Photo credit: Jennifer Hofstetter, courtesy of Alexandra Edwards

Quiz: How well do you remember the 2007 Oscars?

3:32 pm EST, January 18, 2017

As the 89th Academy Awards approach, we take a trip back to 2007 to see how memorable the ceremony really was 10 years ago.

Ah, the Oscars. What a night. Glitz and glamour, lots of rich and beautiful people crying and thanking each other. What’s not to like?

Related: 2016 Oscars: Leo finally wins, Mad Max: Fury Road cleans up

Read full article

As the 89th Academy Awards approach, we take a trip back to 2007 to see how memorable the ceremony really was 10 years ago.

Ah, the Oscars. What a night. Glitz and glamour, lots of rich and beautiful people crying and thanking each other. What’s not to like?

Related: 2016 Oscars: Leo finally wins, Mad Max: Fury Road cleans up

In 10 years, will we look back at the 2017 Oscars and remember every detail of Emma Stone and Ryan Gosling awkwardly accepting award after award for La La Land while the other nominees politely clap and try not to grit their teeth? Or will the event fade into distant memory?

Maybe we can get an answer to that question by dialling back the clock to 2007 and see just how clearly we remember the 79th Academy Awards.

How did you do? Tell us how well you remember the 79th Academy Awards in the comments!

The nominations for the 89th Academy Awards will be unveiled Tuesday, January 24.

You may know that one of those dogs-are-so-great-and-warm-our-hearts movies, A Dog’s Purpose, is hitting theaters very soon. Unfortunately, it’s now embroiled in controversy.

TMZ has released a video from the film’s Canadian set depicting a German Shepherd being forced into a fast-moving stream of water. As you can tell, the dog clearly does not want to go in it.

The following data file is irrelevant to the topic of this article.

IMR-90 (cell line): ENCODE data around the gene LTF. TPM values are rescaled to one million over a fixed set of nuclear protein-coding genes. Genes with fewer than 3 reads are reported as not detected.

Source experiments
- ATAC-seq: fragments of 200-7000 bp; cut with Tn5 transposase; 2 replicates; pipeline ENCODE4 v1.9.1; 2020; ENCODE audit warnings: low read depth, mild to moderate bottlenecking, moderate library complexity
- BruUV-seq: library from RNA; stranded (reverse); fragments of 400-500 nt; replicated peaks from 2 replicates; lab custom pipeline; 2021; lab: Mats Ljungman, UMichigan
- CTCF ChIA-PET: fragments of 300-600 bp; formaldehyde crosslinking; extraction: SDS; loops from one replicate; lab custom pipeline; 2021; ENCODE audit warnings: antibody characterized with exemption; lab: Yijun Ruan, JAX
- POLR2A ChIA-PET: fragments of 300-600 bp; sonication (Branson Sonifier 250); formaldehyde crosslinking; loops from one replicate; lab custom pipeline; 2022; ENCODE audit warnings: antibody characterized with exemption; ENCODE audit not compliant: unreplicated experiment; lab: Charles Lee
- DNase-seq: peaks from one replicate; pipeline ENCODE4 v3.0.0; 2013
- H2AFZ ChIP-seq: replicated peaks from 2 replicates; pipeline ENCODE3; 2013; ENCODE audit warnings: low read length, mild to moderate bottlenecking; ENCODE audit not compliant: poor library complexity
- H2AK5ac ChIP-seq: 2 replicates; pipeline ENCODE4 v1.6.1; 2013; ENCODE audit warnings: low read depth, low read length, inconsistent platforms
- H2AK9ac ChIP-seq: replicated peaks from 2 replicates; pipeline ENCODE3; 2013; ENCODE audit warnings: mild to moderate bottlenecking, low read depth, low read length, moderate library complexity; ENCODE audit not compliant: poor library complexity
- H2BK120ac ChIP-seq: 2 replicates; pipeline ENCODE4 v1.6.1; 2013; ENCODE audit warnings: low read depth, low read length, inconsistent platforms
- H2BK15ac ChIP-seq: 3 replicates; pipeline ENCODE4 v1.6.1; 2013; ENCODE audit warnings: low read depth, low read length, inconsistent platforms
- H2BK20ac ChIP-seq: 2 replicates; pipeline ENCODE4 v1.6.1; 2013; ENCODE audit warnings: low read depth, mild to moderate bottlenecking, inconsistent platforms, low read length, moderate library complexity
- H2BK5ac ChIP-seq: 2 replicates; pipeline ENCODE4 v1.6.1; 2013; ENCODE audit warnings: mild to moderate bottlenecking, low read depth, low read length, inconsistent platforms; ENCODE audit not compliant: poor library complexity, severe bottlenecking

The most upsetting part of the video comes at the very end when we see the dog finally in the fake river but having trouble staying above water. The crew calls cut to rescue him/her.

Read full article

You may know that one of those dogs-are-so-great-and-warm-our-hearts movies, A Dog’s Purpose, is hitting theaters very soon. Unfortunately, it’s now embroiled in controversy.

TMZ has released a video from the film’s Canadian set depicting a German Shepherd being forced into a fast-moving stream of water. As you can tell, the dog clearly does not want to go in it.

The most upsetting part of the video comes at the very end when we see the dog finally in the fake river but having trouble staying above water. The crew calls cut to rescue him/her.

“Sources connected to production tell us eight outboard motors were used to churn the water and recreate a rushing river,” says TMZ. “The dog eventually got in the water — or was forced in — but was quickly submerged.”

At 1:28 in the below trailer you can see a scene that looks similar to what was being filmed in TMZ’s video:

Universal and their partners at Amblin told TMZ in a statement, “Fostering a safe environment and ensuring the ethical treatment of our animal actors was of the utmost importance to those involved in making this film and we will look into the circumstances surrounding this video.”

A Dog’s Purpose stars Dennis Quaid and Britt Robertson. It opens next Friday, January 27.

Update: Josh Gad, who voices a dog in the movie, issued the following statement on Instagram. He speaks highly of the film but says he finds the leaked video “disturbing.”

“While I do not know all of the details and cannot speak to the level of care and caution that went into this moment (as I was never on set for the marking of this film), I am shaken and sad to see any animal put in a situation against its will.”